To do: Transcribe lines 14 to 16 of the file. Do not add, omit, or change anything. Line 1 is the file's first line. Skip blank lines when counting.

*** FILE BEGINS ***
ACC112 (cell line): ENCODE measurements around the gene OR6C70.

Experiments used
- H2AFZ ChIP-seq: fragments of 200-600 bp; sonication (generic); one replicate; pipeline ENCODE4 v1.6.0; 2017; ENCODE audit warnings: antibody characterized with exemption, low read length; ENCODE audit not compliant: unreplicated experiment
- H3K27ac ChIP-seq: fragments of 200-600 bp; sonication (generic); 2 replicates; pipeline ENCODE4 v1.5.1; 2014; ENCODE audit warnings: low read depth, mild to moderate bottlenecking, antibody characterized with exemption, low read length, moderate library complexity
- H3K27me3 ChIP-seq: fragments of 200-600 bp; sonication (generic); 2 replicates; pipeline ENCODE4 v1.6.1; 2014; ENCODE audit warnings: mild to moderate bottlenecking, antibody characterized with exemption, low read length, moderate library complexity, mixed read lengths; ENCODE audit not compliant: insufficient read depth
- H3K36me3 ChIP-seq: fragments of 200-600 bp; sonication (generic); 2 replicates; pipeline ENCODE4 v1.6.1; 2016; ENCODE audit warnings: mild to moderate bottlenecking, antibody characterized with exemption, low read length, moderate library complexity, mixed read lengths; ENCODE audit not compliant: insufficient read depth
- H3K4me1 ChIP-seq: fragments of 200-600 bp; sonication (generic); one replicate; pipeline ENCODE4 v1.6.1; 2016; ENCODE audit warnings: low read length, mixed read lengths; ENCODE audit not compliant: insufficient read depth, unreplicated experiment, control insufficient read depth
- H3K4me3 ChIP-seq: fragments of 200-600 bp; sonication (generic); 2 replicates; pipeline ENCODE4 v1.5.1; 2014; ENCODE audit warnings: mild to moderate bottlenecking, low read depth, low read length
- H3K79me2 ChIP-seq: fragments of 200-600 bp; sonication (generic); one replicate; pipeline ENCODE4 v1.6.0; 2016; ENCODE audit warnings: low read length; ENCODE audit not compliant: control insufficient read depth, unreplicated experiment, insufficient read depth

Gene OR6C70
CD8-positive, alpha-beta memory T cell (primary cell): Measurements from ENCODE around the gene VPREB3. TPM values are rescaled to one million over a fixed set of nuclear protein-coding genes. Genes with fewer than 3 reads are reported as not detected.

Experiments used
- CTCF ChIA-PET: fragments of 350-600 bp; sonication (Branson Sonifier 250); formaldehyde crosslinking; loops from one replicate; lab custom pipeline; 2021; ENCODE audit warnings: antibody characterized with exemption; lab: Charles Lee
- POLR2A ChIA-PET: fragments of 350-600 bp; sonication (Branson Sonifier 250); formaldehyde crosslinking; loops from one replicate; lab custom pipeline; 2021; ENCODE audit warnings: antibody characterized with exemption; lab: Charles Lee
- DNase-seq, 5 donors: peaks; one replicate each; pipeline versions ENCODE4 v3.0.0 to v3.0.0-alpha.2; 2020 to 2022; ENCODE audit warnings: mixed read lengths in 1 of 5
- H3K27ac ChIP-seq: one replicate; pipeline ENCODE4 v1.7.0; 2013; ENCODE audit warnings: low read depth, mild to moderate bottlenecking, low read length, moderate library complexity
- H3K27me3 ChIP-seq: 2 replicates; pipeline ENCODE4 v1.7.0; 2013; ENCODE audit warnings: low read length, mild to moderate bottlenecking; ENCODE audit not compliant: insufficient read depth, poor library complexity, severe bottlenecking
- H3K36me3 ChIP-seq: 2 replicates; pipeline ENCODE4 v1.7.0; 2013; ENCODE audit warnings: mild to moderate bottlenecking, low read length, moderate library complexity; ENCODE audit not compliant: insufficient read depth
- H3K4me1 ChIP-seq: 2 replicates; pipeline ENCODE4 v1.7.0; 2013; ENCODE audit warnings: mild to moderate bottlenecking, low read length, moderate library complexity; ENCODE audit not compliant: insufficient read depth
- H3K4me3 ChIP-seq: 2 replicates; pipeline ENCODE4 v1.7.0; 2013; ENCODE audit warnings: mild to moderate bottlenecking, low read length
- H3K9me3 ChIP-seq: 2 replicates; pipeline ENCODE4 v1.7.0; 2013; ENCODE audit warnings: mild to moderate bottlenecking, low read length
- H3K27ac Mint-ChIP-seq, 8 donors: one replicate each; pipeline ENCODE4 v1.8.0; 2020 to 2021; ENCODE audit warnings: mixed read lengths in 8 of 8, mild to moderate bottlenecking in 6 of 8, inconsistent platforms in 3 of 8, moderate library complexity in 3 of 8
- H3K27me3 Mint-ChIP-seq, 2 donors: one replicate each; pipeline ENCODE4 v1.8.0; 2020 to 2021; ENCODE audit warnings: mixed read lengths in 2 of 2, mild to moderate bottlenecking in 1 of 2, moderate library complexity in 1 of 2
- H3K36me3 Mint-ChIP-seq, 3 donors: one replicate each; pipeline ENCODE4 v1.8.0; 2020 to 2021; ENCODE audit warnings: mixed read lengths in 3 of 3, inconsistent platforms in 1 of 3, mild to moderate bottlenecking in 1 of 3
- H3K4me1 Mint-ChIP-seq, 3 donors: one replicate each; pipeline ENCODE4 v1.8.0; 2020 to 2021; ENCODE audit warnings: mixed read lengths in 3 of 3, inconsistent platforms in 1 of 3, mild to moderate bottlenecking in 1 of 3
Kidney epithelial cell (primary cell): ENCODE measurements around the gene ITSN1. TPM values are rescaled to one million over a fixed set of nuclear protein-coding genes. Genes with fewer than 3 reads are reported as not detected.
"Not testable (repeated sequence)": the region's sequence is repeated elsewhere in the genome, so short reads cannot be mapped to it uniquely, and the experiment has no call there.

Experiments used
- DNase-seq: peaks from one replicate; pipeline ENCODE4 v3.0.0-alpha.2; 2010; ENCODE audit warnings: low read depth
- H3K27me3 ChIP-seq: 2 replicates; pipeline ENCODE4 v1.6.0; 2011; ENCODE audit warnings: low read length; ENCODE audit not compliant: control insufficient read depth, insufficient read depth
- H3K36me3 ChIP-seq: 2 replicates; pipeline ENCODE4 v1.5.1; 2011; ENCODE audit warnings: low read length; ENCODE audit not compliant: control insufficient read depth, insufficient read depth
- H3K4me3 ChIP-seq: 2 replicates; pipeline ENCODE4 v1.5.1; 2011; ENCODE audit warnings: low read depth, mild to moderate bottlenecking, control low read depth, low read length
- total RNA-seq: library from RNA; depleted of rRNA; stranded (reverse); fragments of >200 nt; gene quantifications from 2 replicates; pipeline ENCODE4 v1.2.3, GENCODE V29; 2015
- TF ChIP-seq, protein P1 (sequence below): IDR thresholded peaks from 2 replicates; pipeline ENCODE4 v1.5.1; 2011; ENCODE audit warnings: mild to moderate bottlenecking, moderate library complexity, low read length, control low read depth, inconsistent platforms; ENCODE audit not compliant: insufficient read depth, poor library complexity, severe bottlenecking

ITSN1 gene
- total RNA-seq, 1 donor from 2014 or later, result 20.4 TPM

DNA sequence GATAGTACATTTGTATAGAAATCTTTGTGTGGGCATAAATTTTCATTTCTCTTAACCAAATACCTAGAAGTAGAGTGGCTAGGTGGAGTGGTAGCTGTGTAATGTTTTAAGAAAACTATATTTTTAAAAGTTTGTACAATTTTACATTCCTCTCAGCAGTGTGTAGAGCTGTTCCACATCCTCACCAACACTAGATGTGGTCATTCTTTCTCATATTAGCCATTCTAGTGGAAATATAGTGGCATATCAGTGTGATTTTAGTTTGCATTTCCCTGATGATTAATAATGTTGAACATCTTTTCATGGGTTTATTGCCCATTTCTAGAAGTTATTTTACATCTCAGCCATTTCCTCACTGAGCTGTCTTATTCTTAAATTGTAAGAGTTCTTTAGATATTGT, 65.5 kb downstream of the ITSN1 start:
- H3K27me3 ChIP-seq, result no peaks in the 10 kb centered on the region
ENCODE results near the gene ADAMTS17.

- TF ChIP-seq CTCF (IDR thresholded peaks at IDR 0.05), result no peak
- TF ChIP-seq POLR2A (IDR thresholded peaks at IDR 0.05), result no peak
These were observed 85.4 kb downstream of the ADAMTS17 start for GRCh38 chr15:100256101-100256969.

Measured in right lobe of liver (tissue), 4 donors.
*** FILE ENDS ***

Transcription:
- POLR2A ChIA-PET: fragments of 350-600 bp; sonication (Branson Sonifier 250); formaldehyde crosslinking; loops from one replicate; lab custom pipeline; 2021; ENCODE audit warnings: antibody characterized with exemption; lab: Charles Lee
- DNase-seq, 5 donors: peaks; one replicate each; pipeline versions ENCODE4 v3.0.0 to v3.0.0-alpha.2; 2020 to 2022; ENCODE audit warnings: mixed read lengths in 1 of 5
- H3K27ac ChIP-seq: one replicate; pipeline ENCODE4 v1.7.0; 2013; ENCODE audit warnings: low read depth, mild to moderate bottlenecking, low read length, moderate library complexity